Black Hills Winter Adventures | Midwest Living

Black Hills Winter Adventures

A blanket of fresh snow in South Dakota's Black Hills is the best welcome for adventurers looking for places to ski and snowmobile.


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    Downtown Deadwood
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    Snowmobiling along 325 miles of <br>groomed trails.
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    Ev Follette (second from front) helps <br>skiers pick routes throughout the <br>Spearfish area.
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    The entire town of Deadwood, named for <br>dead trees found in the gulch in <br>1876, is on the National Register <br>of Historic Places.

Two Ways to Ski


The woods are quieter outside the town of Spearfish. Except for pines sighing in the wind, the only sound may be the shush-shush-shush of another cross-country skier passing. The Big Hill cross-country area's series of ever-widening loops wanders through stands of evergreens, birch and aspen, leading nearly to the dizzying 1,000-foot drop at the rim of Spearfish Canyon.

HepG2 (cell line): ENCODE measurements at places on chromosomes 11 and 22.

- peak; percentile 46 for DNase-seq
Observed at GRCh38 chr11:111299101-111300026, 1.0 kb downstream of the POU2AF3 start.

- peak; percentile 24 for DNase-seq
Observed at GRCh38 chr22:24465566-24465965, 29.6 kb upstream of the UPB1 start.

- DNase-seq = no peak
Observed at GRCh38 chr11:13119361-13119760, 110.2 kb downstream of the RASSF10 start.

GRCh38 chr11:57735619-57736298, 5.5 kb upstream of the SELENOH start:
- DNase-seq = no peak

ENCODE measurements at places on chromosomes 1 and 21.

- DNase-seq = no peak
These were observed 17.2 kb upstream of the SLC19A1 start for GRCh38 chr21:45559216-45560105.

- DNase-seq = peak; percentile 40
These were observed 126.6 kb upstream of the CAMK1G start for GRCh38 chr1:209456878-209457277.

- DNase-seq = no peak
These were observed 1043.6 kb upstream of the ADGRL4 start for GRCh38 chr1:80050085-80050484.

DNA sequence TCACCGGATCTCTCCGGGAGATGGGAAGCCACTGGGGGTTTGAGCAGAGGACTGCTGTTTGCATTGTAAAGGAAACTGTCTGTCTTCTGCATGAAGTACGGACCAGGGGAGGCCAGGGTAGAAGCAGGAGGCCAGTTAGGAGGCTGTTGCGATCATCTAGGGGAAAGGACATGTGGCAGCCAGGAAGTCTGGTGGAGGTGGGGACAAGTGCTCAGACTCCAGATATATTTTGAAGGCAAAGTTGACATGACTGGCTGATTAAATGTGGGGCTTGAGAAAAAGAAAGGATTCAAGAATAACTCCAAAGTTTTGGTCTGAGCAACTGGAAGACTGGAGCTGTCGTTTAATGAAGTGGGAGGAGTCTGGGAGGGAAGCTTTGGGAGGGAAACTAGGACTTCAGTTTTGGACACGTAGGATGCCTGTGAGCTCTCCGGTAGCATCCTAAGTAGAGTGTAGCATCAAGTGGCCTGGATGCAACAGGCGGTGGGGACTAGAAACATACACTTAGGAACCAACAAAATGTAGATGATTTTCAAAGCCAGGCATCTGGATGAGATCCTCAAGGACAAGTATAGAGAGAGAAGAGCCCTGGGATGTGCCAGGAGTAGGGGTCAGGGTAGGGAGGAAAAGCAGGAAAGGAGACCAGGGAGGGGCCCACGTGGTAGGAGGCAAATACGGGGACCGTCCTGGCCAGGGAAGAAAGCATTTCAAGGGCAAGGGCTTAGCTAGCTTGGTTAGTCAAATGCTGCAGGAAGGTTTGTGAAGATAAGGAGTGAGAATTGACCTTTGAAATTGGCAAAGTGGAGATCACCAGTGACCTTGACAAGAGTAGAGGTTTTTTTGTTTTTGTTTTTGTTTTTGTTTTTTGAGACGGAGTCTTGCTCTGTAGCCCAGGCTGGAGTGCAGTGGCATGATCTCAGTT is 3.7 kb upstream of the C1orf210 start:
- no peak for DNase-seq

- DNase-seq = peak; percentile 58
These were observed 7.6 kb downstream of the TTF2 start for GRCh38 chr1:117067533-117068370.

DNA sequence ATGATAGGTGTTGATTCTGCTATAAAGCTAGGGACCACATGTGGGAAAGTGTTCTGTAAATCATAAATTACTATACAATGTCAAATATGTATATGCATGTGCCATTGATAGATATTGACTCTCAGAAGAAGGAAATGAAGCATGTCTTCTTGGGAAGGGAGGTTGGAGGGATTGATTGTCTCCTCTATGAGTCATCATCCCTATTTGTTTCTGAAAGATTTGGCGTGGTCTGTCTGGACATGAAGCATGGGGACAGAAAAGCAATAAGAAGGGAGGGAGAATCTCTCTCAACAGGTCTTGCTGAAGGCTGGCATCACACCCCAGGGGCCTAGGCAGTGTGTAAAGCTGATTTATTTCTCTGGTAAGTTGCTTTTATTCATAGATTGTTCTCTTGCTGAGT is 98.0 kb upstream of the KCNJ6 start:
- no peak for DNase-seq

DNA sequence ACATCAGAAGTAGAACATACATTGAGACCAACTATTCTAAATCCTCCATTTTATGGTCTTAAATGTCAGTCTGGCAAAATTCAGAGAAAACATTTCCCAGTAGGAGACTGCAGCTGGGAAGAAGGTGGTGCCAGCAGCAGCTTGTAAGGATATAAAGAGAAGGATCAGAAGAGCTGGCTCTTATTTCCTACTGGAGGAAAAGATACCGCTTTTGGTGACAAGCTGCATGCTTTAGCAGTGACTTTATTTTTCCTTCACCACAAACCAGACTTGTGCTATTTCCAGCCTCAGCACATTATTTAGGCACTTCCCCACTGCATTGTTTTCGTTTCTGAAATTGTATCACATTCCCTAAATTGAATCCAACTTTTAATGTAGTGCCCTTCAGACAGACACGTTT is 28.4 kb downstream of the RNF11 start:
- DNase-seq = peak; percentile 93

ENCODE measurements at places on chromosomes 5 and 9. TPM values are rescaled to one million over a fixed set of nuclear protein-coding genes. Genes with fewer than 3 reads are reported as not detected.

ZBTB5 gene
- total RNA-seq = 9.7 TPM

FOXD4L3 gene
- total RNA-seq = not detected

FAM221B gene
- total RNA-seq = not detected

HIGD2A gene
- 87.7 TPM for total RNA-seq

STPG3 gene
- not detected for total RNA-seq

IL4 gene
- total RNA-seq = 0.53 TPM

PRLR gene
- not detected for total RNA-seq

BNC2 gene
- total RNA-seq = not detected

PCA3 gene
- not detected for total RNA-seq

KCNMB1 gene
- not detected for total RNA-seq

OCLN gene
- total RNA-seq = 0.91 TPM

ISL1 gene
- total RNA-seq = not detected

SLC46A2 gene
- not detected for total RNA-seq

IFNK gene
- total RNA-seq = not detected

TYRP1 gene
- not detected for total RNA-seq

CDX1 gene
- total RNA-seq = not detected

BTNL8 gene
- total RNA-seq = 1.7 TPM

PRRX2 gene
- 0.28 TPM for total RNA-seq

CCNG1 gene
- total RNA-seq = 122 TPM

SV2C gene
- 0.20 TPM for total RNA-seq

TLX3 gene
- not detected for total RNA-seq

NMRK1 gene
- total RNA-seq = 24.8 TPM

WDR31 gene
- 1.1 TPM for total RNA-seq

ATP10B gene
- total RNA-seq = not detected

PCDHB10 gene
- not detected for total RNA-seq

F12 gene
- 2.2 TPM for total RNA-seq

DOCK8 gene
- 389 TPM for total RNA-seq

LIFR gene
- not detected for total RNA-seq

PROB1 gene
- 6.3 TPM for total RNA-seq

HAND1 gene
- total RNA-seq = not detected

For rental gear and lessons, skiers visit a house-turned-ski-shop one block south of the Spearfish Pizza Hut. Here retired professor Ev Follette runs Ski Cross Country with his wife, Joann. They’ve been skiing the trails in winter and picking berries along them in summer for more than 30 years, ever since, Ev says, "we decided that before we died, we should try skiing."

For advice on trail conditions and a loop that fits your skills, Ev has long been the man to ask.

On clear days, the view alone is worth riding a chair lift to 7,052-foot Terry Peak, the Midwest’s highest downhill ski area. The Black Hills roll to the south; Bear Butte rises to the east, shouldering into view on the endless prairie's shore. Terry Peak, about 20 miles south of Spearfish, offers multiple runs and lifts and enough snowboarding terrain to satisfy the Mountain Dew-swigging crowd. Nearby, Deer Mountain is known for family-friendly tubing runs and lighted nighttime skiing.

When I turn from the view and head down Terry Peak’s busy slopes, skiers zip by in stylish coats and goggles that appear fresh off the pro shop’s rack. They’re quickly followed by bearded guys wearing camouflage coveralls that look like they’re leftover from deer season. For a low intimidation factor, these are the slopes to visit.



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